Other voices — Gifts, truths for Thanksgiving
- Published: November 27, 2019
By Jennifer Knickerbocker
Yellow Springs has been my home since the Fall of 2017. This beautiful land has unique stories to tell, and I am eager to listen. My elders share stories with me of the gashkadino-giizis — freezing over moon — of running through the forest to follow the secret paths that lead the shinaabs (good people) to the most prized wild gardens waiting to be harvested. These powerful stories hit me with the full force of gratitude for the bounty of the dagwaag (Fall) and the welcoming of the cold. It is a time of new dreams and preparations for the people.
For many Indigenous people today, and especially here in the Ohio Valley, with its lack of sovereign tribal representation, this time of year is riddled with modern day cringe-worthy moments, sadness, mourning and, sometimes, arcane anger, as we react to racist costumes at Halloween, the super-offensive mascots at sporting events, “Columbus Day” defenders and ultimately the perpetuation of a false history of Thanksgiving. Please, as you sip your seasonal pumpkin-spice latte and light your spicy-squash-scented candles, keep the eastern Indigenous Nations, such as the Haudenousaunee (Iroquis), Wyandots and the Shawnee in mind. Squash and other pumpkin relatives, being a part of the three sisters (squash, corn and beans), have a very special meaning for our people.
November is Native American Heritage Month. At least it has been since 1990, when the federal government made an official declaration, which it has reaffirmed every year since. This year was different and hit many of us with a gut-punched feeling of invisibility when the White House failed to invite Sovereign Tribal representatives to a signing ceremony and seemingly canceled our culture, although a back-dated proclamation was made on Nov. 6. To add to the insult, a new proclamation was made to honor a “National American History and Founders Month” to celebrate the first European founders and colonizers. The message and tactics were felt and heard loud and clear across Indian Country.
Being here in a new land, Ohio, a place where Indigenous people have been removed and almost forgotten, I took the new presidential proclamation personally. I struggled to find solidarity among new friends and neighbors who could understand the gravity of the messaging. It seems like a pile-on to a year where the federal government failed to consult Native Americans when approving oil pipeline projects near tribal lands, downsizing Bears Ears National Monument in Utah, expediting numerous environmental reviews, and now, the proclamation. The list is long and heavy feeling. A few local Indigenous friends sent text messages right away — our new smoke signals — with the latest hilarious memes to help each other cope; if you haven’t seen Indigenous Twitter, you’re missing out.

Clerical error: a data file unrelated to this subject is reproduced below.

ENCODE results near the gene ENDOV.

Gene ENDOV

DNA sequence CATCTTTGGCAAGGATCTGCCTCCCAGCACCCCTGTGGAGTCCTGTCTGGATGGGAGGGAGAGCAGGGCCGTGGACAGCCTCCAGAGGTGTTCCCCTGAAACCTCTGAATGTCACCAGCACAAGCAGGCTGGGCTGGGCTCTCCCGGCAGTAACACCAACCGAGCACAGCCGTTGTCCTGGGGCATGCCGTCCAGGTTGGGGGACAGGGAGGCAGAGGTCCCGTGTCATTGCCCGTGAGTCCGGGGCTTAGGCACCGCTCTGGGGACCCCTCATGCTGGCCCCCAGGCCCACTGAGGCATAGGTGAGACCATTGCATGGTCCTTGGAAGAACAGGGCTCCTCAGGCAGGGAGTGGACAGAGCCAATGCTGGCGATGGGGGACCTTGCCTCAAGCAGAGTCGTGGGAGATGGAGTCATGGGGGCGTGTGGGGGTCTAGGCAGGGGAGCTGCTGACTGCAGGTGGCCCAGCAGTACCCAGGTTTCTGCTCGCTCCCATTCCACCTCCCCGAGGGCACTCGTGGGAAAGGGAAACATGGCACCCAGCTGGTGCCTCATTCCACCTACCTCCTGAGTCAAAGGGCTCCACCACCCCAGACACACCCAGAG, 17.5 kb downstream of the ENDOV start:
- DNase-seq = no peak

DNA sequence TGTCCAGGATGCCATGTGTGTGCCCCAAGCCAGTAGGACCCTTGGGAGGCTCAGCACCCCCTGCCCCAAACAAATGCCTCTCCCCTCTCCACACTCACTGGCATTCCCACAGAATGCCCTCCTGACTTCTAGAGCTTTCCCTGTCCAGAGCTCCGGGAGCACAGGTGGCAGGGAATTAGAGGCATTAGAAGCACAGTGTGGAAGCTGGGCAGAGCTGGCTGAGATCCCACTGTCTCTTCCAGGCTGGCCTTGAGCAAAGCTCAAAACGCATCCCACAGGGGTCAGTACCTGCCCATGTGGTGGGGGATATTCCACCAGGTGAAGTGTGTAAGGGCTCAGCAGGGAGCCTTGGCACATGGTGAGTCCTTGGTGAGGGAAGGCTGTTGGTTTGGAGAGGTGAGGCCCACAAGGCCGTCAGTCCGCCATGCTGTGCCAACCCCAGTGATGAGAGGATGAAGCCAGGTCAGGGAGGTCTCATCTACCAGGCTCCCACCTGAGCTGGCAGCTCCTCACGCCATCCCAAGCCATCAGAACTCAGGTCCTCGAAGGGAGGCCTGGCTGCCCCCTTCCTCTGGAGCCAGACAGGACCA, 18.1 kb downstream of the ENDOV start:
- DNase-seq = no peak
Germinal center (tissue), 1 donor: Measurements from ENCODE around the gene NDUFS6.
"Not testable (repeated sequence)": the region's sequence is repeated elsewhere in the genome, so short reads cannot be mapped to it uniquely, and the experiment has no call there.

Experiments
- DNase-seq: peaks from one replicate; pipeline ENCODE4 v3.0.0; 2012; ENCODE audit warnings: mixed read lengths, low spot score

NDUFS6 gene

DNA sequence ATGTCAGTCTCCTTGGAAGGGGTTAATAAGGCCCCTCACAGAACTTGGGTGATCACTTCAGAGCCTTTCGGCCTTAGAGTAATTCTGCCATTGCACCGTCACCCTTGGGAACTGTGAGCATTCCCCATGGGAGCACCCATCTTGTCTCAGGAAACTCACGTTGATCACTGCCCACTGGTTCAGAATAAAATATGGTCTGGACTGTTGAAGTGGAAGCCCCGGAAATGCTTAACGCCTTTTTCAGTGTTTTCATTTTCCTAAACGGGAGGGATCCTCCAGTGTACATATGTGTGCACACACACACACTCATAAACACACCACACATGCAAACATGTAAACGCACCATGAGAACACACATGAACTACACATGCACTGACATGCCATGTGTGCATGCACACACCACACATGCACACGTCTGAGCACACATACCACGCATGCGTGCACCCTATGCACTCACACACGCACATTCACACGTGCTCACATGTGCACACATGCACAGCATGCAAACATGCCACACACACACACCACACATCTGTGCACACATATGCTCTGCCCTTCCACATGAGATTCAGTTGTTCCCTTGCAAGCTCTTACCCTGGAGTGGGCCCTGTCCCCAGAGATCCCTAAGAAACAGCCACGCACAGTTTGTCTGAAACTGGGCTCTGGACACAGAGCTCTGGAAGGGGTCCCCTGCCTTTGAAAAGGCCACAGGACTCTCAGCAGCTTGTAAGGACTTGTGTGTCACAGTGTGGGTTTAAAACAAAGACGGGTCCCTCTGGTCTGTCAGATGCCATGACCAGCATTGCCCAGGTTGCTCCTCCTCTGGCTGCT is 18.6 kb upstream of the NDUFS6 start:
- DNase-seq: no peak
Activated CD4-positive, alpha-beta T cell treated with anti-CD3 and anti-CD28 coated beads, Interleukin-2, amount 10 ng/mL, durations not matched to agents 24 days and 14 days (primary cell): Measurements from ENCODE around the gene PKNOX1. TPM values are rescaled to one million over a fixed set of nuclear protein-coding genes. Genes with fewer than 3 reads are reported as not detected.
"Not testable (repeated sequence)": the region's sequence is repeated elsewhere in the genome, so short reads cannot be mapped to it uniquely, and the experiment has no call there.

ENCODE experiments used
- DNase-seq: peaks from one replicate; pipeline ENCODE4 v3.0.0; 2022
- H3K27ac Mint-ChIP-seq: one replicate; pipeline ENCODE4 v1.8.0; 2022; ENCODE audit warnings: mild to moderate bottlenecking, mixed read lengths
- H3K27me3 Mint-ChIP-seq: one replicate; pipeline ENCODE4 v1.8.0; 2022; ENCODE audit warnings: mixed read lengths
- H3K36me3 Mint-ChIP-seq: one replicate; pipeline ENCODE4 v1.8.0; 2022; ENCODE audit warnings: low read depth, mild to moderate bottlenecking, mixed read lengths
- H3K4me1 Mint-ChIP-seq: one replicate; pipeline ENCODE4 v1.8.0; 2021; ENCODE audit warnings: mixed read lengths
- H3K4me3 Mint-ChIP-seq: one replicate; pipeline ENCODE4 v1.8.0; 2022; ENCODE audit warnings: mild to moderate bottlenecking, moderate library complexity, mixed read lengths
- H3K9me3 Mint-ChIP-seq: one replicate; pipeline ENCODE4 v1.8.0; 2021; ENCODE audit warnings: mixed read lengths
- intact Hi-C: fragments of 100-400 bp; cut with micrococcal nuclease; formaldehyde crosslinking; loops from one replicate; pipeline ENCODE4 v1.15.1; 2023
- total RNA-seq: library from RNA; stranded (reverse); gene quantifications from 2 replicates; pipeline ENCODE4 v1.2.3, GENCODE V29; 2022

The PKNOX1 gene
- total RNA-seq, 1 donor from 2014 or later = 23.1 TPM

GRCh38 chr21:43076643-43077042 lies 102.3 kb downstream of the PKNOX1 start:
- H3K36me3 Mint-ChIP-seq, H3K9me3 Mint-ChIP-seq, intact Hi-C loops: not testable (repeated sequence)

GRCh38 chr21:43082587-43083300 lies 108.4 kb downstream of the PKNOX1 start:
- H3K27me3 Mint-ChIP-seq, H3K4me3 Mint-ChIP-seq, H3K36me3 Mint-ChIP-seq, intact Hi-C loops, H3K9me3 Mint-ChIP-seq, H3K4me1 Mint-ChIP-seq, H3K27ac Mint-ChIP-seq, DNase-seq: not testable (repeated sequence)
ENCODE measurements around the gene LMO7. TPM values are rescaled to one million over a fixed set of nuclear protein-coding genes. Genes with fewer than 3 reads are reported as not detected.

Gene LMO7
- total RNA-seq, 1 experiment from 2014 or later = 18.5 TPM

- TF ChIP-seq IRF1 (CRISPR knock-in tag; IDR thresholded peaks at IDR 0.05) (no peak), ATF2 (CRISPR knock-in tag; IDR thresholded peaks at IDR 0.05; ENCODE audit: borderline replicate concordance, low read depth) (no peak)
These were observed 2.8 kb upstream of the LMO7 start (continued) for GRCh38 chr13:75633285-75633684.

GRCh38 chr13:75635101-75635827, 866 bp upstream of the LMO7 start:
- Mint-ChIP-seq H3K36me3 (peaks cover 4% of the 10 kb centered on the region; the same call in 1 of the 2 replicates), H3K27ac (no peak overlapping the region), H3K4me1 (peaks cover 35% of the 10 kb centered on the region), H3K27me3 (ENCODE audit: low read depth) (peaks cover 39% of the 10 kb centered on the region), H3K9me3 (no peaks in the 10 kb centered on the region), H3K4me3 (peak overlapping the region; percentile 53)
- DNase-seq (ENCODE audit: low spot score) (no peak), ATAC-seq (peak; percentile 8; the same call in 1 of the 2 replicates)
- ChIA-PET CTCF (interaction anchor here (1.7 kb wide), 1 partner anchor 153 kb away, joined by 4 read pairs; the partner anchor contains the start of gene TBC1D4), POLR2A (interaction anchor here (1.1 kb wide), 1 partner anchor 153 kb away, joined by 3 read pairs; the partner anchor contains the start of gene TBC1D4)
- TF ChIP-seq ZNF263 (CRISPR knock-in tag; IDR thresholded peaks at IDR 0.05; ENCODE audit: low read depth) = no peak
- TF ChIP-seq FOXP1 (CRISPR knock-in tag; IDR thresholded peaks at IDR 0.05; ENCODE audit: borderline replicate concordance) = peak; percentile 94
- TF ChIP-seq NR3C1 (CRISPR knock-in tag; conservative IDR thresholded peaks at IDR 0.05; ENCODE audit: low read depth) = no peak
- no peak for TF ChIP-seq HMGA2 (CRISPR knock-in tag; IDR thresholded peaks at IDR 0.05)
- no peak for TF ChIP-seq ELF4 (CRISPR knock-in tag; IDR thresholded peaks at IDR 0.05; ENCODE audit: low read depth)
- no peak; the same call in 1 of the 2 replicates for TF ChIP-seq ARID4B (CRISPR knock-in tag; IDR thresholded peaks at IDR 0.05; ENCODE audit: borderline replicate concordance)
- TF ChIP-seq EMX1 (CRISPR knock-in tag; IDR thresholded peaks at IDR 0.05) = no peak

I find hope in the 1970s powerful speech written by Wamsutta James, a Wampanoag Elder, who gave birth to the National Day of Mourning, on the fourth Thursday of November, the same day as Thanksgiving. He wrote:
“Our spirit refuses to die. Yesterday we walked the woodland paths and sandy trails. Today we must walk the macadam highways and roads. We are uniting. We’re standing not in our wigwams but in your concrete tent. We stand tall and proud, and before too many moons pass we’ll right the wrongs we have allowed to happen to us.”
This was written nearly a half-century ago, and we continue to unite and evolve as savvy, dynamic Indigenous people. I’m reminded that I’m not alone, we are still here and we are thriving.
Back home, we commemorate the month by wearing our moccasins to school, work and the grocery store on the fifteenth of November and we refer to this as Rock Your Mocs Day. We give side-smiles to others who rock their mocs and sometimes take selfies of our toes together in a circle to show pride and to honor our ancestors, a tradition I hope takes root here in Yellow Springs, too.
I welcome the cold of late November, although I will miss my former traditions of the gifting and generosity with sisters and brothers, related by blood or not. So today, I’m sharing a gift with my new community of Yellow Springs as an offering of thanks. I hope you will try it and add it to your gratitude table as you remember the Indigenous relatives who gave us so much richness and knowledge. In the spirit of reciprocity, I humbly offer:
Roasted Sage-Maple Harvest/
We are still here
1 medium acorn squash, peeled, seeded and cubed
2 cups of green beans, washed and stems removed, cut into 2-inch sections
2 sweet potatoes, peeled and cubed
1 teaspoon dry rubbed sage (or 2 teaspoons chopped fresh sage)
2 teaspoons olive oil or grapeseed oil
Salt and pepper to taste (I like kosher salt or Himalayan salt)
One small pinch of ash from your sage smudge (optional, but imparts a peppery, smoky flavor)
3 tablespoons of local maple syrup
2 tablespoons of apple cider vinegar
1 tablespoon or Dijon or whole grain mustard
Pre-heat the oven to 425º. Toss the vegetables with oil to coat. Spread out in one layer on a lined or unlined baking sheet so they are not touching. Sprinkle with salt, pepper, sage and ash. Roast for 30-–40 minutes until tender. Feel free to stir the vegetables a few times while they roast to get an even brownness.
In a bowl, mix together the dressing of maple syrup, apple cider vinegar and mustard. Pour or brush the mixture over the roasted vegetables and continue to roast for another 10–15 minutes.
Serve warm and enjoy.
Miigwech (thank you),
* The writer belongs to the Anishinaabe people from White Earth Nation. She is an enrolled member of the Minnesota Chippewa Tribe from the Ottertail Pillager Band. She is a Yellow Springs resident and the Director of Foundation and Corporate Relations at Antioch College.